February 27, 2017 by Canadian Underwriter
Flood risk across Manitoba remains “moderate to major” across the province, the provincial infrastructure minister said on Monday.
Manitoba Infrastructure Minister Blaine Pedersen issued the province’s first 2017 flood outlook on Monday, suggesting that levels of spring flooding will be dependent on future weather conditions as moderate to major flooding persists in many areas of the province.
“At this time, we encourage communities to continue with preparatory measures such as ensuring emergency protocols are in place,” Pedersen said in a statement. “The province’s Hydrologic Forecast Centre will continue to closely monitor precipitation, spring melt and inflows from the northern United States in the Red River basin and the Souris River basin in the west.”
Forecast models currently suggest that: the Red, Souris, Pembina, Roseau and Lower Assiniboine Rivers and the Whiteshell Lakes areas are at major risk of flooding; the overland flooding risk is moderate in the Interlake region, along the upper Assiniboine River and the northern portion of the province, including the Saskatchewan River; and major lakes “remain a concern” and current river flows and other lake levels are normal to above normal for this time of year.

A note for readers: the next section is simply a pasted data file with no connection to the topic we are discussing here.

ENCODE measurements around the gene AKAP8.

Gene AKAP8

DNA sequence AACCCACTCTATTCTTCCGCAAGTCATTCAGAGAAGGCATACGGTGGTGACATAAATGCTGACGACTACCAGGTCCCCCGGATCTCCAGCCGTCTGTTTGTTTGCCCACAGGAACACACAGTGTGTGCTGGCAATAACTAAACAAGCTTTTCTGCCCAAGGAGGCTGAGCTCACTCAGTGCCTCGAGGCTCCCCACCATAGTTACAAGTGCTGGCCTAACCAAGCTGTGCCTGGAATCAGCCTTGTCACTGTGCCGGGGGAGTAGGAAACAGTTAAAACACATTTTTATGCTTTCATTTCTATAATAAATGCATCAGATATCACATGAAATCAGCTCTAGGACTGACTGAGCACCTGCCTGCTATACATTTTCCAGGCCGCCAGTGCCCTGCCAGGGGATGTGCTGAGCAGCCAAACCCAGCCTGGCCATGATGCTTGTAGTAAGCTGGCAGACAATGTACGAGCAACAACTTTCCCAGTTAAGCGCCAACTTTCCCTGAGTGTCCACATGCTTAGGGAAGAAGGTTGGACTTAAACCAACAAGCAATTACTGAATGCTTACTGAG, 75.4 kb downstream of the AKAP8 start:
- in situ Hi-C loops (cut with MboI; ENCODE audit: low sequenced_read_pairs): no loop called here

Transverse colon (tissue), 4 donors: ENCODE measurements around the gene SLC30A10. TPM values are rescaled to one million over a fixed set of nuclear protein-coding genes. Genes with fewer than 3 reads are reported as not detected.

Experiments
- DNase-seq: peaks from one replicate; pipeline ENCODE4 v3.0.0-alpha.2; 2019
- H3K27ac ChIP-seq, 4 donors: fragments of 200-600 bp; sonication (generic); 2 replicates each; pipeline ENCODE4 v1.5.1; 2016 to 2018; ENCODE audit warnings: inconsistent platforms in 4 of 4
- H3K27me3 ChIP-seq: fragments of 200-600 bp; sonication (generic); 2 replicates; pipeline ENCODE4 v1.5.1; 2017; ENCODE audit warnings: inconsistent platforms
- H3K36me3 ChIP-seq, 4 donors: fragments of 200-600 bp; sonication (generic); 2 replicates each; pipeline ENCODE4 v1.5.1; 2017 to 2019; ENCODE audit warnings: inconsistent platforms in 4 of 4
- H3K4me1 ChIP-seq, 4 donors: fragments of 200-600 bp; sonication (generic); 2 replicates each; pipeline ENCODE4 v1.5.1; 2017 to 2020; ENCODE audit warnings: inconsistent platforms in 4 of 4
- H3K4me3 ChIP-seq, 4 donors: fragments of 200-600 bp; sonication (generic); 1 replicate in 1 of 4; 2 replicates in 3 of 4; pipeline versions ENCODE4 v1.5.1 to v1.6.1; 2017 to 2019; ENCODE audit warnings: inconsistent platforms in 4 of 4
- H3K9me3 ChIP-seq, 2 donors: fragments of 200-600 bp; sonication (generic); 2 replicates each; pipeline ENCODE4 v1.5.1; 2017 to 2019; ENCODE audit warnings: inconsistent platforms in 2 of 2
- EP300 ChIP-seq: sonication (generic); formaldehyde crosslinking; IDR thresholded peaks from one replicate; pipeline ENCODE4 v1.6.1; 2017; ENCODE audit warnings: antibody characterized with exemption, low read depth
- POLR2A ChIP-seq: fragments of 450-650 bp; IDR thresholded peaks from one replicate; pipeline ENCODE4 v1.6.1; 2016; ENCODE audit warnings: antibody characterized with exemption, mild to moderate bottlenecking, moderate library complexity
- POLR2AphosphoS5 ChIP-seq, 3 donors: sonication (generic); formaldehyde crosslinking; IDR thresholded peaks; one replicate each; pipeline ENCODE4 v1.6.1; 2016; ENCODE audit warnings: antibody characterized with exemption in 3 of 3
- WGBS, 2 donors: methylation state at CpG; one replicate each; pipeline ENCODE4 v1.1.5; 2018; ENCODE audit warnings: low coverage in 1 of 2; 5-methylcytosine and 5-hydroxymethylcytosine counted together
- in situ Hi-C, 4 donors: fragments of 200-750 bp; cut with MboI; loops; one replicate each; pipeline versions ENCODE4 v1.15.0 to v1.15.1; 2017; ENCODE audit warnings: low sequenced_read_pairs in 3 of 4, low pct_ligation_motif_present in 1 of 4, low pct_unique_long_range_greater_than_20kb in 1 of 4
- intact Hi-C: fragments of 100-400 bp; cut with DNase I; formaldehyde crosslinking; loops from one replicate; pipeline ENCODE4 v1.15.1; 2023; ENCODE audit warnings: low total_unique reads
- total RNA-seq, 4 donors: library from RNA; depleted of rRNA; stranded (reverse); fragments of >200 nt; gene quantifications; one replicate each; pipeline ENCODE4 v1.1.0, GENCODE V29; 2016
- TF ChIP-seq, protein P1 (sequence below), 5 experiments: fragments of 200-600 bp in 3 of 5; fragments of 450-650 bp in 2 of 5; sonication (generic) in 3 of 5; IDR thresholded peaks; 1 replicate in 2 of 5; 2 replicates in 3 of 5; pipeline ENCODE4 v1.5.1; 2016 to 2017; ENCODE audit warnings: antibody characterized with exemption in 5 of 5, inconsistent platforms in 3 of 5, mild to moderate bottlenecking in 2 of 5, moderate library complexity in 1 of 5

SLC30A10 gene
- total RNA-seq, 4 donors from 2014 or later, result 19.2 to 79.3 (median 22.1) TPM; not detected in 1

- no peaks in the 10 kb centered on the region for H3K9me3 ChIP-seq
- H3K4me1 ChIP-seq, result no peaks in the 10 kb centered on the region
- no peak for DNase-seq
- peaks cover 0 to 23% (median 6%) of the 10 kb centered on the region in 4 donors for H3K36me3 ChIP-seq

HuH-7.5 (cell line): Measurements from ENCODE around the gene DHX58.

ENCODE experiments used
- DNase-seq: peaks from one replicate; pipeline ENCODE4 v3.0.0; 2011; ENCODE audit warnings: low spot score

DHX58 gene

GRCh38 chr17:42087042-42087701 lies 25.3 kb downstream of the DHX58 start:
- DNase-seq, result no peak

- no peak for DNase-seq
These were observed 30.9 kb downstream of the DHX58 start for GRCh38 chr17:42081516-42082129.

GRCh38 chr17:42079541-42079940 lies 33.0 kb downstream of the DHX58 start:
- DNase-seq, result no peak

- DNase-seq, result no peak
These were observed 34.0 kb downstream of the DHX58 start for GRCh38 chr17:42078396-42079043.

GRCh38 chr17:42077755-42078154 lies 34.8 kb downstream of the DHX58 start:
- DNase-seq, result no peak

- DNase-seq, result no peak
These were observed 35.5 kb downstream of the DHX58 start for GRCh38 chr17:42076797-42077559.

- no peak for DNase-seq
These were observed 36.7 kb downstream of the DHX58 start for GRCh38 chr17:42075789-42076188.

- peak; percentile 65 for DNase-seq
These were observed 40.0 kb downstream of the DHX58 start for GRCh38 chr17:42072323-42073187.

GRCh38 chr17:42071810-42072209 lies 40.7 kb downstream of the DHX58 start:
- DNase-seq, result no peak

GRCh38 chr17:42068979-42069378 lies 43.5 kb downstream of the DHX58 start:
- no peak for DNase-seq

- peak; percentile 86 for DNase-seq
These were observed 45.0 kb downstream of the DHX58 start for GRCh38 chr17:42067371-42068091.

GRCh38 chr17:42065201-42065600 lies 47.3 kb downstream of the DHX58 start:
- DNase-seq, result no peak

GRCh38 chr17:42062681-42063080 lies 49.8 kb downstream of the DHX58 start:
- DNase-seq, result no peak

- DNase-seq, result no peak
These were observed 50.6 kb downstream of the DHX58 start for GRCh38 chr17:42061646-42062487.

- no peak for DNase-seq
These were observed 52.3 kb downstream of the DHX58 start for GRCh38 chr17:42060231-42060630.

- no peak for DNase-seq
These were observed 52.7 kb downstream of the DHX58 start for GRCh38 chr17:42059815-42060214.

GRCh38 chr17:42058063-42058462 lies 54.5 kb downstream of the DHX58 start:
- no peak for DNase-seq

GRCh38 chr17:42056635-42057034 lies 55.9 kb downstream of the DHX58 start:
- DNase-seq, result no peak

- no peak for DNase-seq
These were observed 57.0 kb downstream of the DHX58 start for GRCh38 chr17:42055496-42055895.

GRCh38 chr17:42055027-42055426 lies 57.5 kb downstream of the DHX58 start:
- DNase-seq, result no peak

The province continues to assess data as it immediately begins work on the second and final flood outlook scheduled for release in late March, Pedersen reported.
The mid-February early melt, which occurred in the southern portion of the Red River Basin, has diminished most of the snowpack south of Grand Forks, N.D. This has slightly reduced the potential for flood flows on the Red River in Manitoba, but it has also left the soil saturated and prone to high run-off volumes from future precipitation, the statement noted.
Future precipitation, the timing and how fast snow melts and the timing of run-off in Manitoba, the United States, Saskatchewan and Ontario are still key factors. Conditions in the Souris River basin (which runs through North Dakota, Saskatchewan and Manitoba) will affect the lower Assiniboine River in western Manitoba.
The province’s practice is to plan and prepare for unfavourable weather conditions and the scenario of highest flood risk, the statement said, adding that this includes working with municipal emergency management teams to review existing emergency response plans and sharing information through conference calls and flood information seminars in Morris, Brandon and Selkirk.
The release of the 2017 flood outlook came two days after the province’s Hydrologic Forecast Centre warned people to stay off the Red River in the Winnipeg as high water from the U.S. made its way north, “raising river levels to between eight and 10 feet, possibly weakening and breaking the ice.” The level was expected to peak within four to six days, the province said on Feb. 25.